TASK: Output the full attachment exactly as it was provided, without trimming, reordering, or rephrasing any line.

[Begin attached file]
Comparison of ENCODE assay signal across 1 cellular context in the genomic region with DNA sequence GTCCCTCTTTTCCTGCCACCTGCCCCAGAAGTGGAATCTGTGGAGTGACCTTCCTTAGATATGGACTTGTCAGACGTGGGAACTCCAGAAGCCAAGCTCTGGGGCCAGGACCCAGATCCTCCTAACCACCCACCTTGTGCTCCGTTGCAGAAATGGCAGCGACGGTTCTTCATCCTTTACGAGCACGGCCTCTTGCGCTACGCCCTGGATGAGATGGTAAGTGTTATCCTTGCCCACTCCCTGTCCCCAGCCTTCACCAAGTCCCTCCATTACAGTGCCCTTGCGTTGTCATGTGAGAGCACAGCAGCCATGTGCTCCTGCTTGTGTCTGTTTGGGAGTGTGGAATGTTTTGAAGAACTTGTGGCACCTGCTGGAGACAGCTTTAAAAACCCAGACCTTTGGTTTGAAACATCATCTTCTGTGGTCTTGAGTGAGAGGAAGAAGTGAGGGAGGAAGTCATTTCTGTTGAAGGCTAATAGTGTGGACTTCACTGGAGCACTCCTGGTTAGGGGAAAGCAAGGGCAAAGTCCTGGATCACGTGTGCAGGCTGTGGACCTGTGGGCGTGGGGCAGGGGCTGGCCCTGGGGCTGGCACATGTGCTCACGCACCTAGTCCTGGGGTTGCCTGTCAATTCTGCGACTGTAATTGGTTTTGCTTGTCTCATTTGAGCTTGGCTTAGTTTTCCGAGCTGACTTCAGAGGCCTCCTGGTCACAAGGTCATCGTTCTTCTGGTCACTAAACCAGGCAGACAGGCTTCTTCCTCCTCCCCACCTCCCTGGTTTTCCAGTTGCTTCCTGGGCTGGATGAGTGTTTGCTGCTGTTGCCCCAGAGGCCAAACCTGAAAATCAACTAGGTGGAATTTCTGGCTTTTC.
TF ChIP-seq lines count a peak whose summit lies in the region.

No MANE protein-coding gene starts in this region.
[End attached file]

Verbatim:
Comparison of ENCODE assay signal across 1 cellular context in the genomic region with DNA sequence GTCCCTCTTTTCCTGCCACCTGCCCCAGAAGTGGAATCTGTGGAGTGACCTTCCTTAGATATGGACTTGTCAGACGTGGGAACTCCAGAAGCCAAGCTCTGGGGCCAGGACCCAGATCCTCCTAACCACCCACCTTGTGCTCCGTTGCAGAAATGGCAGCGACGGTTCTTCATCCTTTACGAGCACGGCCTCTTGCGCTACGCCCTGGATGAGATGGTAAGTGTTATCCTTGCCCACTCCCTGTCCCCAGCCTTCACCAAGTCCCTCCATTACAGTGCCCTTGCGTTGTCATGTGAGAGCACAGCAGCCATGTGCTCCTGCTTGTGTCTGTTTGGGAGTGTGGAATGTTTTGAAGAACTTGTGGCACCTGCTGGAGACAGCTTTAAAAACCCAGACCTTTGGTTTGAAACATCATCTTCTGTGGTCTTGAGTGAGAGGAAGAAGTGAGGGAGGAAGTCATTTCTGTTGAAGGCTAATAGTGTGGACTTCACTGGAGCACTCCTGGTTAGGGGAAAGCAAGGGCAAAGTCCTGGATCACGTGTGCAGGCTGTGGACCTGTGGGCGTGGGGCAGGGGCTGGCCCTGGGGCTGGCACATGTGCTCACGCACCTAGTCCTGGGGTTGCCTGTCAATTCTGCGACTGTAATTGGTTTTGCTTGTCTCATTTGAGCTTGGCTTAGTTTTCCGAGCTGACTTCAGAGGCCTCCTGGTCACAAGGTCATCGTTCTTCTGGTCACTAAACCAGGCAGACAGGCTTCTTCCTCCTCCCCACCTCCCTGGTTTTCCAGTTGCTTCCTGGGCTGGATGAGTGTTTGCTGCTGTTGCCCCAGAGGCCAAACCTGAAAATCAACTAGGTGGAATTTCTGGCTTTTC.
TF ChIP-seq lines count a peak whose summit lies in the region.

No MANE protein-coding gene starts in this region.